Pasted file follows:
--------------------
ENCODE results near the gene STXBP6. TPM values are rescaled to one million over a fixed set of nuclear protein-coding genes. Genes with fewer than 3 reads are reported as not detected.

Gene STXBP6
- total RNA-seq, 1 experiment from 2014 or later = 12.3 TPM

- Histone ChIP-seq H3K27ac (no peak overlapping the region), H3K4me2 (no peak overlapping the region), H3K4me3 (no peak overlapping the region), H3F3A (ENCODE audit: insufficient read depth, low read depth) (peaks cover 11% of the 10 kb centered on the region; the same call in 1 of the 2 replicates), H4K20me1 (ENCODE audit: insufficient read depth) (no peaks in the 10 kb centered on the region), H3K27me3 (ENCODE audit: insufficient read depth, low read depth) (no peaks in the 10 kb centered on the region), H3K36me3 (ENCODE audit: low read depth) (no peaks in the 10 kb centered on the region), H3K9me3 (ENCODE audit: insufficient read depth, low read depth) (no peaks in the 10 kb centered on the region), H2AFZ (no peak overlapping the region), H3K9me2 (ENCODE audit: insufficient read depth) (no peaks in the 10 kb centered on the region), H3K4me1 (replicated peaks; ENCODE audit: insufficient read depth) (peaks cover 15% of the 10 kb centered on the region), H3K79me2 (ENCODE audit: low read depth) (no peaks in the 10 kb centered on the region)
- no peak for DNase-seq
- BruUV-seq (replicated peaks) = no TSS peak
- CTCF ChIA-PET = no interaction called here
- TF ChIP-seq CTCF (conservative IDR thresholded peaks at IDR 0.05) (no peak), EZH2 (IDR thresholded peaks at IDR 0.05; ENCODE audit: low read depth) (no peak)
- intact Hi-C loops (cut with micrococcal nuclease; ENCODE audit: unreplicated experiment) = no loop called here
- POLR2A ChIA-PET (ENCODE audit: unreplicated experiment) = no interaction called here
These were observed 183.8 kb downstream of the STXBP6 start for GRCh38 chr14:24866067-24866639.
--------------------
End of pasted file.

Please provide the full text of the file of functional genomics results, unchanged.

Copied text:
ENCODE results near the gene STXBP6. TPM values are rescaled to one million over a fixed set of nuclear protein-coding genes. Genes with fewer than 3 reads are reported as not detected.

Gene STXBP6
- total RNA-seq, 1 experiment from 2014 or later = 12.3 TPM

- Histone ChIP-seq H3K27ac (no peak overlapping the region), H3K4me2 (no peak overlapping the region), H3K4me3 (no peak overlapping the region), H3F3A (ENCODE audit: insufficient read depth, low read depth) (peaks cover 11% of the 10 kb centered on the region; the same call in 1 of the 2 replicates), H4K20me1 (ENCODE audit: insufficient read depth) (no peaks in the 10 kb centered on the region), H3K27me3 (ENCODE audit: insufficient read depth, low read depth) (no peaks in the 10 kb centered on the region), H3K36me3 (ENCODE audit: low read depth) (no peaks in the 10 kb centered on the region), H3K9me3 (ENCODE audit: insufficient read depth, low read depth) (no peaks in the 10 kb centered on the region), H2AFZ (no peak overlapping the region), H3K9me2 (ENCODE audit: insufficient read depth) (no peaks in the 10 kb centered on the region), H3K4me1 (replicated peaks; ENCODE audit: insufficient read depth) (peaks cover 15% of the 10 kb centered on the region), H3K79me2 (ENCODE audit: low read depth) (no peaks in the 10 kb centered on the region)
- no peak for DNase-seq
- BruUV-seq (replicated peaks) = no TSS peak
- CTCF ChIA-PET = no interaction called here
- TF ChIP-seq CTCF (conservative IDR thresholded peaks at IDR 0.05) (no peak), EZH2 (IDR thresholded peaks at IDR 0.05; ENCODE audit: low read depth) (no peak)
- intact Hi-C loops (cut with micrococcal nuclease; ENCODE audit: unreplicated experiment) = no loop called here
- POLR2A ChIA-PET (ENCODE audit: unreplicated experiment) = no interaction called here
These were observed 183.8 kb downstream of the STXBP6 start for GRCh38 chr14:24866067-24866639.